• “There’s definitely a big tie-in. GDPR is certainly creating a milestone, a kind of a trigger for people to really think about their data assets. But it’s certainly even larger than that. Because when you’ve been thinking about driving digitization of a business, driving new business models, connecting data and finding new use cases, it’s all about finding the data you have, understanding what it is, where it came from, who has access to it, what did they do with it. These are all governance kinds of things, which are now mandated by laws such as GDPR.”

As demonstrated by Srikanth Venkat in the Day Two keynote, Data Steward Studio supports the following privacy-protecting data-stewardship practices:

  • Discover, catalog and maintain detailed records of the personal data that an enterprise stores and manages across one or more data lakes in private, public or hybrid clouds;
  • Provide a secure, comprehensive environment for subjects to access and review their personal data wherever it is stored;
  • Disclose to subjects why they are processing the data, where they got it from and are sending it to, when they will delete the data, why they need to retain it till that time and what rights the subjects have over that data;
  • Enable subjects to register or withdraw their specific, informed, and unambiguous consent to varying levels of processing, use and transfer of that data; and
  • Execute subjects’ consent to processing, use and transfer of the data, as well as their requests to erase all or some of it, to withdraw consent to various uses or restrict profiling and processing.

Metadata is the heart of the big-data catalog that powers Data Steward Studio. The solution enables enterprise data administrators to search, catalog, classify, tag and manage data globally based on origin, value, protection level, sensitivity or functional use, as well as other descriptive metadata. It enables data stewards to analyze data lineage and impact. It can also secure both the personal data and associated metadata in keeping with enterprise-wide authorization, data protection and anonymization policies.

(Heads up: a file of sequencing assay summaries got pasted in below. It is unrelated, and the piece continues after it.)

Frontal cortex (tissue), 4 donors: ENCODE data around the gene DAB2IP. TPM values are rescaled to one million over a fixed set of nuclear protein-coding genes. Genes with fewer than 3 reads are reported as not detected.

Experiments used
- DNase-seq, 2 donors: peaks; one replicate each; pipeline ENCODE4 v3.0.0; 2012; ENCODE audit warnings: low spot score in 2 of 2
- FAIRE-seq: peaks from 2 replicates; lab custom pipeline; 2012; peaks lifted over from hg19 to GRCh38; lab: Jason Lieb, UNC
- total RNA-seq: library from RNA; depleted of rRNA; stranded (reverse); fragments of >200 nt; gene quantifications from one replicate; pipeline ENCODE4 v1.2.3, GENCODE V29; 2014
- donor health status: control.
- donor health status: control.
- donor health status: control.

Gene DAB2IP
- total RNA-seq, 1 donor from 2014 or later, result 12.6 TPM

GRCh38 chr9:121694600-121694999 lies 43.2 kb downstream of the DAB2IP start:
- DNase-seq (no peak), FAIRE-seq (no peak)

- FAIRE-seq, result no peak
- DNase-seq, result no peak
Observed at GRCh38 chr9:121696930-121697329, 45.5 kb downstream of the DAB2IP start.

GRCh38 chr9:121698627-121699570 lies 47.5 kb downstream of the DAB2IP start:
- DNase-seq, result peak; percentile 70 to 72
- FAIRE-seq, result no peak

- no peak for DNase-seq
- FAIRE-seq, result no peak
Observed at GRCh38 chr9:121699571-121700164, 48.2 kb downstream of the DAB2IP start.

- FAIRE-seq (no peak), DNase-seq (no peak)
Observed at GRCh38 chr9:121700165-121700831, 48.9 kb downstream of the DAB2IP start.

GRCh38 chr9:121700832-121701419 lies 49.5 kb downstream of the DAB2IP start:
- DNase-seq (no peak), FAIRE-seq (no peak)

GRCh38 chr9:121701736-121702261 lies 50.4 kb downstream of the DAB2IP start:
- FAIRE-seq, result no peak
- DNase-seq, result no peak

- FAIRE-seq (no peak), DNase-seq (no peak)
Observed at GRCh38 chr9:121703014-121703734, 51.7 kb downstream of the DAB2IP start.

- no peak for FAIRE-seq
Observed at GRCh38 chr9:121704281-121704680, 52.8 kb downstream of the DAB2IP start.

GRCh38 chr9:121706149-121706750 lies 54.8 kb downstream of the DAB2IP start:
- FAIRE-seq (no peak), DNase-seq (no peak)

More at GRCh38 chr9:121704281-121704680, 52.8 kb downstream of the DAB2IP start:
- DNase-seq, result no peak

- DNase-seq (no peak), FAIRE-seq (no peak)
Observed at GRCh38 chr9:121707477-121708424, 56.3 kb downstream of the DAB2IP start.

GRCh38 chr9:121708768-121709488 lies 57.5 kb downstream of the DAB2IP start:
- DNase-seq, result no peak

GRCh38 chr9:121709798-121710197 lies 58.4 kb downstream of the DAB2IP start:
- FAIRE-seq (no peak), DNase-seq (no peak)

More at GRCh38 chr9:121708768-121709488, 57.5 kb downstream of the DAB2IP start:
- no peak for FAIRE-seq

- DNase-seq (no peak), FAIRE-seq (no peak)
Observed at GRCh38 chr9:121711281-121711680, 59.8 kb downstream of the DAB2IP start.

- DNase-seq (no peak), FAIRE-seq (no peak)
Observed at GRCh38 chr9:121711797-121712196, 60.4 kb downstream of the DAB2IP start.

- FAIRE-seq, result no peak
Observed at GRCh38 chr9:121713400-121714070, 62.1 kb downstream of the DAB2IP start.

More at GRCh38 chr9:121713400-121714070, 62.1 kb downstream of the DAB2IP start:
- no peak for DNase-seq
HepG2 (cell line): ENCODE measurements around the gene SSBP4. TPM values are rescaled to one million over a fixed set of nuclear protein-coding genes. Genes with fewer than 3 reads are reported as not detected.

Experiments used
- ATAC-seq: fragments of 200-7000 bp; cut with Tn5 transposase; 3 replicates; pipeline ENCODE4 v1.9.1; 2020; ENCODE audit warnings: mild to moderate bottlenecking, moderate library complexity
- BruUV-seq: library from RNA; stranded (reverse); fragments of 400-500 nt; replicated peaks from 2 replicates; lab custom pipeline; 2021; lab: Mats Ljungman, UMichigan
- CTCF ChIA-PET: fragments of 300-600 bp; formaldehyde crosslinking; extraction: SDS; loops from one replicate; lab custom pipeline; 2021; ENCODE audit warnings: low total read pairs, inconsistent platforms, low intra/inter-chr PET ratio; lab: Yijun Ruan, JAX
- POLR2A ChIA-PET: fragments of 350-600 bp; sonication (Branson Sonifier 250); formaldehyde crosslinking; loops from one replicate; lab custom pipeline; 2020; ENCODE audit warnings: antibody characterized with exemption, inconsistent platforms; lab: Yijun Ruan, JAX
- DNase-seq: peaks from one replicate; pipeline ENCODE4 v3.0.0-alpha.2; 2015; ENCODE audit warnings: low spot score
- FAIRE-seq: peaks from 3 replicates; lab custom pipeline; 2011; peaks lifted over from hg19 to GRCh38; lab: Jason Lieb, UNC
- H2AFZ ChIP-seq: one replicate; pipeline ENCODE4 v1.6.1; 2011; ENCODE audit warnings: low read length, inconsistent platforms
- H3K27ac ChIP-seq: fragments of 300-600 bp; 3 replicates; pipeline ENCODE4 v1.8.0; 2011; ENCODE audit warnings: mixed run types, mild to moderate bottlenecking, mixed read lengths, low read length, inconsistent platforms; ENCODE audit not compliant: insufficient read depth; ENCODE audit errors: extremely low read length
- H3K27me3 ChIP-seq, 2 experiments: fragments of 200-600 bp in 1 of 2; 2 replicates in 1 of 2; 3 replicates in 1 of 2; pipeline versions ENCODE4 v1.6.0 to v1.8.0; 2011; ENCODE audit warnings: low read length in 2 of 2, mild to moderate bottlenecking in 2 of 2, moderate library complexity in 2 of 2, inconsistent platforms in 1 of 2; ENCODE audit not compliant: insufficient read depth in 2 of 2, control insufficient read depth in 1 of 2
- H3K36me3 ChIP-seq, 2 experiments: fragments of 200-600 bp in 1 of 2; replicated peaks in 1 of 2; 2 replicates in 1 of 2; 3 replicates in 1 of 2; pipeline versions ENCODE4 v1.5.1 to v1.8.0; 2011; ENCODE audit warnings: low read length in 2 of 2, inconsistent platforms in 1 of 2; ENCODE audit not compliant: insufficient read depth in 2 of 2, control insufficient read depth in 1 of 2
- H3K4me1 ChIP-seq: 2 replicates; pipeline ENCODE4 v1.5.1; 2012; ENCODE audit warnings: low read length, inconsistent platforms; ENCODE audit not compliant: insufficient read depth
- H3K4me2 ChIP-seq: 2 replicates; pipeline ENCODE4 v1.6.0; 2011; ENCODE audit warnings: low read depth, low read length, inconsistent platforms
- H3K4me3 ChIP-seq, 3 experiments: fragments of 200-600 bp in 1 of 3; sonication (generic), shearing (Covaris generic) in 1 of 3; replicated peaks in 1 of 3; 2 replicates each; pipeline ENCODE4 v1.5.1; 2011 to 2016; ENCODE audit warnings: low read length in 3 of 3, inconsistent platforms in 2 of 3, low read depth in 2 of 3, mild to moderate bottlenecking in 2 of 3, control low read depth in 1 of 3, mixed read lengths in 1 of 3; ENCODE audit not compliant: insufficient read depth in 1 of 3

For a great discussion of metadata’s central role in big-data catalogs such as the one underpinning the new Hortonworks offering, check out my Cube interview of IBM Distinguished Engineer Mandy Chessell. The gist of her discussion was the following:

  • “A lot of companies are trying to build a data catalog. It’s not a catalog that actually contains the data, but a catalog that describes the data.  It’s a list of all the data sets, plus links to glossary definitions of what those data items mean within the data sets, plus information about the lineage of the data. It includes information about who’s using it, what they’re using it for, how it should be governed…. It is a central resource for an organization that has a strong data strategy, is interested in becoming a data-driven organization. This becomes their major catalog for how they’re using data sets. So then when the regulator comes in and asks can you show me how you’re managing personal data, the catalog has the information about where the data is located, what type of infrastructure it’s sitting on, how it’s being used by different services. So they can really show that they know what they’re doing, and then from that they can show how they’re using the metadata in order to manage the data appropriately day by day.”

To view these and other Cube interviews from DataWorks Summit 2018 Berlin, please visit this page. Here are all my interviews and keynote analyses for both Day One and Day Two. (* Disclosure: TheCUBE was a paid media partner for DataWorks Summit 2018. Neither Hortonworks, the event sponsor, nor other sponsors have editorial control over content on theCUBE or SiliconANGLE.)

Image: DataWorks Summit/Twitter